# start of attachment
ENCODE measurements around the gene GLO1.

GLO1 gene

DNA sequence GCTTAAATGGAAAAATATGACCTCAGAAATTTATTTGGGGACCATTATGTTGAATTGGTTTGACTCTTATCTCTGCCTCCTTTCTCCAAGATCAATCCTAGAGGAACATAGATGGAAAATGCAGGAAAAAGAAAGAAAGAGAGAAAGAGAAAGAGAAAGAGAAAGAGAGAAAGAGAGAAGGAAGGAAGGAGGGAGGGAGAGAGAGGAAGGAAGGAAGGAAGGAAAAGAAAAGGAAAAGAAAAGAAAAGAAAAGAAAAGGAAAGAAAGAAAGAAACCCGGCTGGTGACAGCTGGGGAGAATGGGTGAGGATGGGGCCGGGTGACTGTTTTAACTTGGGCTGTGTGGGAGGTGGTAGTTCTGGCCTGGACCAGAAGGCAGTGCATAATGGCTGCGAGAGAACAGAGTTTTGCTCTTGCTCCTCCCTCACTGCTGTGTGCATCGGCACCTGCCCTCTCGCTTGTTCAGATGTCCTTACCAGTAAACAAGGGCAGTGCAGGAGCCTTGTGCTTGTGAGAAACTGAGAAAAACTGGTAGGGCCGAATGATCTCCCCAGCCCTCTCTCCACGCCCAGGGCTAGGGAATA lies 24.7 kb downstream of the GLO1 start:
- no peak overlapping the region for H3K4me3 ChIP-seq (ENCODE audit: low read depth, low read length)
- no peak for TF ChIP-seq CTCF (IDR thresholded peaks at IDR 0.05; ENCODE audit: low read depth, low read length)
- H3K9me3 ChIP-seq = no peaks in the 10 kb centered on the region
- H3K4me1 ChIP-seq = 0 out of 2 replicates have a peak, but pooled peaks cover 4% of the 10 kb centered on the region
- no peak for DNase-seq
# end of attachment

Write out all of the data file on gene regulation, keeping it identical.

ENCODE measurements around the gene GLO1.

GLO1 gene

DNA sequence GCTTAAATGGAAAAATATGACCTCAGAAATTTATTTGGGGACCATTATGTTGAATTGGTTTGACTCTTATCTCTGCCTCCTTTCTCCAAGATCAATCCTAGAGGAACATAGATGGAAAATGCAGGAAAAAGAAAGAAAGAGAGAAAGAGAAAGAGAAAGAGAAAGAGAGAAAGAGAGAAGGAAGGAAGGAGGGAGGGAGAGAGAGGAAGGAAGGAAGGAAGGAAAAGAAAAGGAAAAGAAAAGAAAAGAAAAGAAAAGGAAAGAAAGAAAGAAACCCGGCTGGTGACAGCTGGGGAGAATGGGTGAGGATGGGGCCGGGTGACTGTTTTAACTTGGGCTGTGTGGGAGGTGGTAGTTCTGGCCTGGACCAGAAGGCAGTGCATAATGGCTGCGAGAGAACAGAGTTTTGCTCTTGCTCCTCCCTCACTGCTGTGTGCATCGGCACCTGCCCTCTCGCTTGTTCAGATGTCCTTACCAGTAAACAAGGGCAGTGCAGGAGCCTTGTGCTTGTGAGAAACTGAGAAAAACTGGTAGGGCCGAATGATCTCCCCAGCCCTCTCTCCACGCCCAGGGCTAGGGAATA lies 24.7 kb downstream of the GLO1 start:
- no peak overlapping the region for H3K4me3 ChIP-seq (ENCODE audit: low read depth, low read length)
- no peak for TF ChIP-seq CTCF (IDR thresholded peaks at IDR 0.05; ENCODE audit: low read depth, low read length)
- H3K9me3 ChIP-seq = no peaks in the 10 kb centered on the region
- H3K4me1 ChIP-seq = 0 out of 2 replicates have a peak, but pooled peaks cover 4% of the 10 kb centered on the region
- no peak for DNase-seq